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SAT0739-HPR Patients' preferences toward characteristics of treatment with biological agents differ according to experience with their rheumatic disease and treatment received or prescribed: results from the cara study
  1. L Sinigaglia1,
  2. P Sarzi-Puttini2,
  3. L Scalone3,4,
  4. CM Montecucco5,
  5. R Giacomelli6,
  6. G Lapadula7,
  7. I Olivieri8,
  8. A Giardino9,
  9. P Cortesi3,4,
  10. LG Mantovani3,4,
  11. M Mecchia9,
  12. on behalf of CARA Study
  1. 1Rheumatology Unit, G. Pini Hospital
  2. 2Rheumatology Unit, L. Sacco University Hospital, Milano
  3. 3University of Milano Bicocca, Monza
  4. 4CHARTA Foundation, Milano
  5. 5University of Pavia School of Medicine, IRCCS Policlinico San Matteo Foundation, Pavia
  6. 6Rheumatology Unit School of Medicine, University of L'Aquila, L'Aquila
  7. 7Rheumatology Unit, University of Bari, Bari
  8. 8Rheumatology Institute of Lucania (IRel), the Rheumatology Department of Lucania, San Carlo Hospital of Potenza and Madonna delle Grazie Hospital of Matera, Potenza and Matera, and the Basilicata Ricerca Biomedica (BRB) Foundation, Italy, Potenza and Matera
  9. 9MSD Italia, Roma, Italy

Abstract

Background The development of biologic therapies has created a more complex decision-making process to select the treatment option for patients. In order to optimize the appropriateness of the decisions, it is necessary to be informed and aware of the preferences of the interested parties and the influence of their experiences on their preferences for the different treatments.

Objectives To estimate preferences of relevant treatment characteristics valued by the different subjects involved in the management of patients with rheumatic diseases. This abstract focuses on patients' preferences.

Methods We involved patients with rheumatoid arthritis (RA), ankylosing spondylitis (AS) or psoriatic arthritis (PsA), who according to clinical practice, at the time of data collection had for the first time a prescription of (naïve), or received treatment with (experienced) biological drugs for at least 3 months in the last 12 months. Through a Discrete-Choice-Experiment, the participants valued 16 possible scenarios in which pairs of similarly effective treatments were described with 6 characteristics including 2–4 possible levels each: (1) frequency of administration; (2) mode and place of administration; (3) hospitality, service, efficiency and courtesy of health personnel; (4) frequency of reactions at the site of drug administration; (5) generalized undesired reactions or allergic reactions involving the whole body; (6) additional contribution added as healthcare taxes to be paid by all the citizens to make available the treatment to target patients.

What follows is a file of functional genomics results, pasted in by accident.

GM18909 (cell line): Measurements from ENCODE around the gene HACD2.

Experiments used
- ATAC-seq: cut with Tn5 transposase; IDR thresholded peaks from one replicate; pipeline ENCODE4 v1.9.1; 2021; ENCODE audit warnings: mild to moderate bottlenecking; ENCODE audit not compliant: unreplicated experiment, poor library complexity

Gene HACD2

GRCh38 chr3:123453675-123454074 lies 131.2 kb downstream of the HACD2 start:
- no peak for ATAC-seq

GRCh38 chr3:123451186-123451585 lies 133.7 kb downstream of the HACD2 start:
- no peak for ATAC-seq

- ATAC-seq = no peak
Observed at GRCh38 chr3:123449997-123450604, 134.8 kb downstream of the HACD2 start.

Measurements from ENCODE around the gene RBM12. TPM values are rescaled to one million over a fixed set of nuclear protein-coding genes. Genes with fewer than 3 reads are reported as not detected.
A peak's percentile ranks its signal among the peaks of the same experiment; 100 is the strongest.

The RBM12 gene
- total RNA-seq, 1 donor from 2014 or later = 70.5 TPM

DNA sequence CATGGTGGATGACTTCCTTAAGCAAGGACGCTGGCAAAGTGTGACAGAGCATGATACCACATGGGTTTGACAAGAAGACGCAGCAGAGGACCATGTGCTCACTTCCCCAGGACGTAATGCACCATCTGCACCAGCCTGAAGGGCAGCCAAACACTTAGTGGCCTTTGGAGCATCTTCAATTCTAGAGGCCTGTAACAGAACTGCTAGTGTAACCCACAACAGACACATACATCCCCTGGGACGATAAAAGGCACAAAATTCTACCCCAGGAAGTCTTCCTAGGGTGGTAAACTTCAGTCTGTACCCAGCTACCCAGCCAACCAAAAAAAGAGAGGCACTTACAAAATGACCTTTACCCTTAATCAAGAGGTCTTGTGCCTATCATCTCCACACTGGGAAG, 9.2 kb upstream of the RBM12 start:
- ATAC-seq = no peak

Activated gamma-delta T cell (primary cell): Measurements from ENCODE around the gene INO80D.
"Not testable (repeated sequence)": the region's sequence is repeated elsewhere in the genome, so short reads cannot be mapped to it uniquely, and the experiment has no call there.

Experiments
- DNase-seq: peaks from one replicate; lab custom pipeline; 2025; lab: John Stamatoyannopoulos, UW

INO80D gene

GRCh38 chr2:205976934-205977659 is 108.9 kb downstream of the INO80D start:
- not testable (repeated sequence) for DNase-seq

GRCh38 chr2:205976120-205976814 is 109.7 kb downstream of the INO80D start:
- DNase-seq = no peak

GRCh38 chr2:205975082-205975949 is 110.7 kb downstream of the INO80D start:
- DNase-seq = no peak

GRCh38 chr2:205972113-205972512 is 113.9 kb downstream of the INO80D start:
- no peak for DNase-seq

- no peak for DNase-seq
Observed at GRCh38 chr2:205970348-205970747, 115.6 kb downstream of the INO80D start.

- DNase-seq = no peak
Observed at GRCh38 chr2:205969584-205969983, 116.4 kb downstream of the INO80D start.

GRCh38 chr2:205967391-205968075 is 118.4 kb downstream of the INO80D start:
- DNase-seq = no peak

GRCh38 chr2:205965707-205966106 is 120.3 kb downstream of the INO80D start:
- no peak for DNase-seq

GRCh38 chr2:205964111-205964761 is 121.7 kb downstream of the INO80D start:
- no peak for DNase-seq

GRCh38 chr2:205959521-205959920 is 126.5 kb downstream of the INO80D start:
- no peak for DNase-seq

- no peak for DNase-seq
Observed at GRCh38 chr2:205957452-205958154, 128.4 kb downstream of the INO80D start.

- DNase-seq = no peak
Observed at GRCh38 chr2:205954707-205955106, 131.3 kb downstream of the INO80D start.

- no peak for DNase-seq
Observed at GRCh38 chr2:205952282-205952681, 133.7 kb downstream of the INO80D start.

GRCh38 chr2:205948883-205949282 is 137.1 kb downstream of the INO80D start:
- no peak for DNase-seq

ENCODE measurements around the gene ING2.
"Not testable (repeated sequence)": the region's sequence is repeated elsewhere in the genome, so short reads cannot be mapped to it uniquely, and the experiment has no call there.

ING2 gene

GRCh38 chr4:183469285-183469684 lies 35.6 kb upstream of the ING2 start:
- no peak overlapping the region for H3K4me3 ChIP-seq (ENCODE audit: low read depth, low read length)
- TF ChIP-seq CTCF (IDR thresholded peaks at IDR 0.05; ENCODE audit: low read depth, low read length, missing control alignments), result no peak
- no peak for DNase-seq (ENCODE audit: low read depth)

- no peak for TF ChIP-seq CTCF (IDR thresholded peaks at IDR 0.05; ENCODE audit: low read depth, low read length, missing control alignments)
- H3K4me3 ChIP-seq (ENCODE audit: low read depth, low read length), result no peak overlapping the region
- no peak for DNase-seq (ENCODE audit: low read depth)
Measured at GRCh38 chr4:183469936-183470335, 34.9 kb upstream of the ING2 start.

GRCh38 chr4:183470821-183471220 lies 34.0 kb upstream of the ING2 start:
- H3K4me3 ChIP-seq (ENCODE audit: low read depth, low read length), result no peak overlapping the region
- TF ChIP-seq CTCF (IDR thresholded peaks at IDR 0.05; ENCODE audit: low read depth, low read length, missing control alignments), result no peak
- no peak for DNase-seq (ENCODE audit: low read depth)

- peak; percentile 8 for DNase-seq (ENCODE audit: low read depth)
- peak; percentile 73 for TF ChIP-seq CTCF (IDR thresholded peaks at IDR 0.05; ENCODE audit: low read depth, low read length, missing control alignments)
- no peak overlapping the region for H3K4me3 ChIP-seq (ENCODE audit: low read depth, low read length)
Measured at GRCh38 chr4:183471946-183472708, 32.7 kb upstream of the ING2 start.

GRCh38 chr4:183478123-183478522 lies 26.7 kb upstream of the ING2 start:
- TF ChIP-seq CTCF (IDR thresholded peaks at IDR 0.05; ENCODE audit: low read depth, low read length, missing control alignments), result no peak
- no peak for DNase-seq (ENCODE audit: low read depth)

Results 513 patients from 30 centres through Italy participated, balanced for diagnosis and treatment experience (around 20% of each subgroup). Characteristics 4, 3 and 6 were the first, second and third most important ones for every subgroup, the fourth most important characteristic was 1 (experienced RA), 5 (naïve AS), and 2 for the other subgroups. Across all the subgroups, patients generally preferred very satisfactory levels of (3), infrequent (4), mild (5), and no (6). Instead, for characteristics (1) and (2) the patients generally preferred the frequency, mode and place of administration that were closer to those actually experienced or prescribed.

Conclusions Taking into account the different opinions of patients on at least some treatment characteristics could guide the conduction of good choices aimed to optimize benefits and to allocate efficiently resources.

Disclosure of Interest L. Sinigaglia: None declared, P. Sarzi-Puttini: None declared, L. Scalone: None declared, C. Montecucco: None declared, R. Giacomelli Grant/research support from: MSD, G. Lapadula: None declared, I. Olivieri: None declared, A. Giardino Employee of: MSD Italia, P. Cortesi Grant/research support from: Gilead, L. Mantovani: None declared, M. Mecchia Employee of: MSD Italia

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